Can NYCHA Activists Rouse A 'Political Sleeping Giant'?

Activists attend a protest on Sunday to protest NYCHA's privatization plan.
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Activists attend a protest on Sunday to protest NYCHA's privatization plan. Photo by Elizabeth Kim

Members of a newly formed activist group rallied at City Hall yesterday to mobilize New York City Housing Authority tenants against the agency’s privatization plan, appealing to years of pent-up anger at deteriorating living conditions and an increasingly progressive political environment.

“I know you think you can’t change the status quo,” said Norman Siegel, a prominent civil rights attorney and former executive director of the New York Civil Liberties Union, speaking on the City Hall steps on a chilly and gray Sunday afternoon. Referring to recent protests that broke out over the lack of heat and hot water at the federal Metropolitan Detention Center in Brooklyn, he continued, “You saw last weekend at MDC, people came out on the streets and began to change incrementally [the status quo]. We can do the same thing here.”

Siegel added: “There are 400,000 people in public housing. You are a political sleeping giant.”

Facing $32 billion in capital repairs, the city is seeking to allow private developers to manage 62,000 units at 21 NYCHA sites across Manhattan and Brooklyn. The city is also seeking to develop infill projects that would be built on undeveloped land within certain NYCHA complexes, in exchange for payments that would be used to help maintain the existing buildings.

The private management plan, which comes under the federal Rental Assistance Demonstration program, would involve the conversion of all 62,000 apartments to federal Section 8 housing, leaving the day-to-day management of buildings and repairs to private investors. Under the program, tenants would pay no more than 30 percent of their adjusted income toward rent. Critics of RAD have charged that the program involves insufficient vetting and too little oversight by NYCHA. Last week, an investigation by WNYC found that a private property manager hired by the agency to operate nearly 2,500 units under RAD has a history of building violations and tenant complaints.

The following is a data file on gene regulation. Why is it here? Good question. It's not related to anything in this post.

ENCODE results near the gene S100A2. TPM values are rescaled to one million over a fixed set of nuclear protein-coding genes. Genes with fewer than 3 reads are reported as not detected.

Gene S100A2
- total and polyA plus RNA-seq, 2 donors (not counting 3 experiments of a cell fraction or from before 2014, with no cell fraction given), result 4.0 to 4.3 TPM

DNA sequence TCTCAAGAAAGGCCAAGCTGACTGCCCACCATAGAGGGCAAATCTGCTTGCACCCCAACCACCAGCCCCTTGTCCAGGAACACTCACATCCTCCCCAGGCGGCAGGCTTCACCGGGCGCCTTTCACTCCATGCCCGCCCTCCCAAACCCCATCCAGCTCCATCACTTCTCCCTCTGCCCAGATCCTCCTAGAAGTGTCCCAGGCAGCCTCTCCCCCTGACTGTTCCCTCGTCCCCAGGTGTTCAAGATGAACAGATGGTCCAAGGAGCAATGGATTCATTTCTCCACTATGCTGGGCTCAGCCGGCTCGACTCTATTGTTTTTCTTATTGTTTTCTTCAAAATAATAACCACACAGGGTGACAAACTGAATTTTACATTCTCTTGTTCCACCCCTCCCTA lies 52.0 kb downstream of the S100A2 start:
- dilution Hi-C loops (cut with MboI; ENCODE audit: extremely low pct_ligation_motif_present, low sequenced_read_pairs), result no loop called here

Sunday’s call to action involved about 20 protesters organized by a newly formed group called Fight For NYCHA, which Siegel has agreed to represent.

One of the speakers at yesterday's event was Lenora Fulani, a two-time presidential candidate with the New Alliance Party and longtime political activist. She told Gothamist that the issues around public housing should concern all New Yorkers. "This isn’t just a fight for people being attacked," she said. "It’s about what kind of city we want and how we want to live our lives."

“The free market system is never going to create low-cost housing to low-income New Yorkers,” said Lewis Flores, a Queens resident and founder of Fight For NYCHA, adding, “This goes against the agreement we made as a society when NYCHA was formed.”

Criticism of the city's handling of NYCHA has been ratcheting up. On Monday, the New York Times reported that Stanley Brezenoff, one of the mayor's closest advisors and the outgoing interim chair of NYCHA, refused to sign the city's recent agreement with the United States Department of Housing and Urban Development that installs a federal monitor but includes no new federal funding.

“I’m a city guy. If I care about anything in my professional life, it’s the well-being of New York City,” Brezenoff told the Times. “Honestly, that’s the prism I was looking at it from. Starting from: Where the hell is HUD and money?”

In recent weeks, NYCHA tenants have turned out at public meetings in both Manhattan and Brooklyn, calling out the agency for mismanagement and persistent problems with heat and hot water. On the Upper East Side, many tenants at the Holmes housing complexes are opposing a plan to allow a private developer to build a mixed-income infill development atop a playground at the project.

But it’s unclear whether organizers can ignite a broader citywide movement.

Denise Harris, who has lived in NYCHA’s Richmond Terrace complex in Staten Island for 17 years, acknowledged that while many tenants oppose the agency’s plans, getting them to come out to protest is difficult.

Harris, who said she has amassed 2,000 signatures from fellow tenants against NYCHA’s privatization, traveled an hour and a half—via bus, ferry, and subway—to attend Sunday’s protest.

“I try to fight for other residents but I can’t do it by myself, ” she said. “I need their help.”

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